# When would you need a low bandwidth opamp?

This opamp has a unity gain bandwidth of 27kHz, which is by far the lowest I've ever seen. (I first misread the 7.7V/ms slew rate as 7.7V/$\mu$s, because that's the units most often used.)

27kHz looks very bad. Is there any reason why they would make opamps with these speciifications?

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There are all kinds of applications that don't need high bandwidth. For instance, amplifying a fixed voltage to provide a reference. Or amplifying a signal from a sensor for a slowly changing quantity like temperature. 27 Khz may be adequate for audio. The question is not when would you need the low bandwidth, but when can you dispense with the bandwidth in favor of optimization in other parameters. (Of course if all else is equal, why deliberately go with low bandwidth. An ideal op-ap has infinite bandwith and unlimited gain; if you had that, why use anything else.) –  Kaz May 19 '12 at 23:06
@Kaz - "27 Khz may be adequate for audio". Not hifi if you want to amplify it. Even at unity gain such a small bandwidth most likely will give bad TIM (Transient Intermodulation Distortion), which is more audible than harmonic distortion. –  stevenvh May 20 '12 at 8:19

That 27kHz is nothing. The LPV511 has a little brother, the LPV521, which has a gain-bandwidth product of 6.2kHz.

They're not making it low-bandwidth on purpose. There is no real advantage to the low bandwidth, though it improves stability.
The low gain-bandwidth product is a consequence of the low power design. The LPV521 consumes only 350nA. You already mentioned slew rate, and it's closely related to bandwidth. The LPV521 has a slew rate of 2.4V/ms. To change the output level of an opamp fast you have to pump current to the output drivers. That's not what this opamp is designed for. Lots of applications are very low frequency, DC to a few tens of Hz at most. A typical application shown in the datasheet is a current monitor for a battery operated device, which will probably be near DC.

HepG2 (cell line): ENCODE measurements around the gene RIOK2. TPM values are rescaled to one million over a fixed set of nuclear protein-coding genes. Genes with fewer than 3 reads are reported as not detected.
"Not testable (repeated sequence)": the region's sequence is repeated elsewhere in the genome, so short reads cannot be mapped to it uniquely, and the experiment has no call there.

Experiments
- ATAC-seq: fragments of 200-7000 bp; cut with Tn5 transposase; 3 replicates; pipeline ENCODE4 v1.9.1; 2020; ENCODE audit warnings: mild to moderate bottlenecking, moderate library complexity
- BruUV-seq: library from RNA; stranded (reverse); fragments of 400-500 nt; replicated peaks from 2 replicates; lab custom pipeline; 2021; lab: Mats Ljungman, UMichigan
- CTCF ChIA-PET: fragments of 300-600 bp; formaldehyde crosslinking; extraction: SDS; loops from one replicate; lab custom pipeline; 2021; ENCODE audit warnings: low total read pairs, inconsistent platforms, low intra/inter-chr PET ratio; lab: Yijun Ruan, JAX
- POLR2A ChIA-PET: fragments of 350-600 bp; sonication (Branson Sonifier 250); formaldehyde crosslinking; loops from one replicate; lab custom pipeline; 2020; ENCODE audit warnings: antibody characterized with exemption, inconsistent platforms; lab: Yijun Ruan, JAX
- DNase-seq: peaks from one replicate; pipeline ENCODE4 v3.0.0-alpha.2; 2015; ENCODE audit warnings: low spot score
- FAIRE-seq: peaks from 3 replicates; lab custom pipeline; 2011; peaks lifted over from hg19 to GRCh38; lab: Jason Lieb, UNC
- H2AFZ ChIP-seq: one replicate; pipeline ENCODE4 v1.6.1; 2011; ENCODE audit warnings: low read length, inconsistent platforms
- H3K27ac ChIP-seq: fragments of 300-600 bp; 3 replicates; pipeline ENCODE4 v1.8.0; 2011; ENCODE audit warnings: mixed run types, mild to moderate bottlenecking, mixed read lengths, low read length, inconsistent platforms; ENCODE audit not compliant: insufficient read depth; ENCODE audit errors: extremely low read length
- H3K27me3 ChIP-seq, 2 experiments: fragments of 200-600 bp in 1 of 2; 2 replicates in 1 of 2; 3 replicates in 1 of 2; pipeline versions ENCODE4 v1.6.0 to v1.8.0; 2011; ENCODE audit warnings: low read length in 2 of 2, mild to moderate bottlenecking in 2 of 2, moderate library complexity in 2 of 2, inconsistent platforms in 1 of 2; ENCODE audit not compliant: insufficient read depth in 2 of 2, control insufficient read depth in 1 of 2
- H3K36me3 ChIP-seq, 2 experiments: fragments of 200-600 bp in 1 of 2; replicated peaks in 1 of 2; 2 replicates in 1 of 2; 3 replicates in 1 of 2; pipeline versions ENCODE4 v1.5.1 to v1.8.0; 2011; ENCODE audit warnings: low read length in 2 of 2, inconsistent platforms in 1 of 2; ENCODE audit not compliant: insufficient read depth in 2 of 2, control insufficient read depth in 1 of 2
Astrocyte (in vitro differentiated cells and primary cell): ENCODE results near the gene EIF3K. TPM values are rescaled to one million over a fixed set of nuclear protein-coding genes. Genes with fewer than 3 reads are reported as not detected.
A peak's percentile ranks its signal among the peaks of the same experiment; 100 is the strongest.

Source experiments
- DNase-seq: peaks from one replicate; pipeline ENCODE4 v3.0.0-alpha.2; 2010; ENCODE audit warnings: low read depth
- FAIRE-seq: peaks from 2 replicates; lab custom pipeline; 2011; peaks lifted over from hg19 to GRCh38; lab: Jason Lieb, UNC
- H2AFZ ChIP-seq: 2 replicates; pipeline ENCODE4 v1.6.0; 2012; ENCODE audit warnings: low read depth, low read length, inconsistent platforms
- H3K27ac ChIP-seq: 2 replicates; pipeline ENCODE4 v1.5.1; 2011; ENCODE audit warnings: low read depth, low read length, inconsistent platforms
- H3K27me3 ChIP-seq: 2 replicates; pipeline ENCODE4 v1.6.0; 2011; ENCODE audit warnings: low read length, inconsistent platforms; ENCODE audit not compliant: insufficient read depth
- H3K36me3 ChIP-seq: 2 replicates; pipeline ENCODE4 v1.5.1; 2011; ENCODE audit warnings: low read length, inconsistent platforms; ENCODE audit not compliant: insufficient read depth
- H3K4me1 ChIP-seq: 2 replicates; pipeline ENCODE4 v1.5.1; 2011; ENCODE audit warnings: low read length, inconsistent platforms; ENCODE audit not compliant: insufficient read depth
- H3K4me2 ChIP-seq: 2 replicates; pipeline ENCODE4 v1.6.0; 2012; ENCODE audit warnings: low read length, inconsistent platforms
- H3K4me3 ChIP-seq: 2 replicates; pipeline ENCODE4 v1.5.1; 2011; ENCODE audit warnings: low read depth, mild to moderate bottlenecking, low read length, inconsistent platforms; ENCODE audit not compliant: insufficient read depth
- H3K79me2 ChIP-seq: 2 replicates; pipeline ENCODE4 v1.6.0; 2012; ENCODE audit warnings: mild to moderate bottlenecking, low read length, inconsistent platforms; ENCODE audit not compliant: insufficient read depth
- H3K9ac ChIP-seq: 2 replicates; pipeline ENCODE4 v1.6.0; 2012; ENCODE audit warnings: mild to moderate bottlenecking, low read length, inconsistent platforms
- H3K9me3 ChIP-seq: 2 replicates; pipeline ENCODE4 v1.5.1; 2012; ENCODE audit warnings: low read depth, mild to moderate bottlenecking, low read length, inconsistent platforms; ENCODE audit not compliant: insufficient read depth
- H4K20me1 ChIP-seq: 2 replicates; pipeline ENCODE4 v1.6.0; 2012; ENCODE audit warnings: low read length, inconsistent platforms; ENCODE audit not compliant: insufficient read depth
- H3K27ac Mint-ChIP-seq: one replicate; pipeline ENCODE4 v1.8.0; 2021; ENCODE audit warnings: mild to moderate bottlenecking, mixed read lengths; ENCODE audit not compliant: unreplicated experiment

Anyway, you'll have to pay dearly for such a bad opamp ;-). Seriously, even in large quantities the LPV521 costs more than a dollar, while you can get common opamps for 6 or 7 cents. It's that 500nW you're paying for. Try to find other opamps which will operate on a coin cell for 5 years or more.

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At school I learned that the Gain × Bandwith product is a constant. Reading this answer I wonder if this rule is limited by the slew rate. My feeling says slew rate is not affected by feedback and therefore limits (unity gain) bandwidth. –  jippie May 19 '12 at 7:40
@jippie - GBW is constant, that's correct. At high frequencies you'll have high dV/dt (for a sine highest when it crosses zero), but also at high gain dV/dt is high. You can't increase it by having both. If you decrease gain by applying feedback your bandwidth will go up, you'll allow signals with a higher rise time. Slew rate is indeed constant. –  stevenvh May 19 '12 at 7:52
@stevenvh In a dominant-pole compensated opamp, the maximum slew rate is limited by the input stage differential pair tail current, i.e. there is only so much current available (I = Cdv/dt) to swing the VAS stage compensation capacitor. –  Bitrex May 20 '12 at 8:43
The AD8553 has an even smaller bandwidth: 1 kHz. –  Federico Russo Jul 29 '12 at 12:59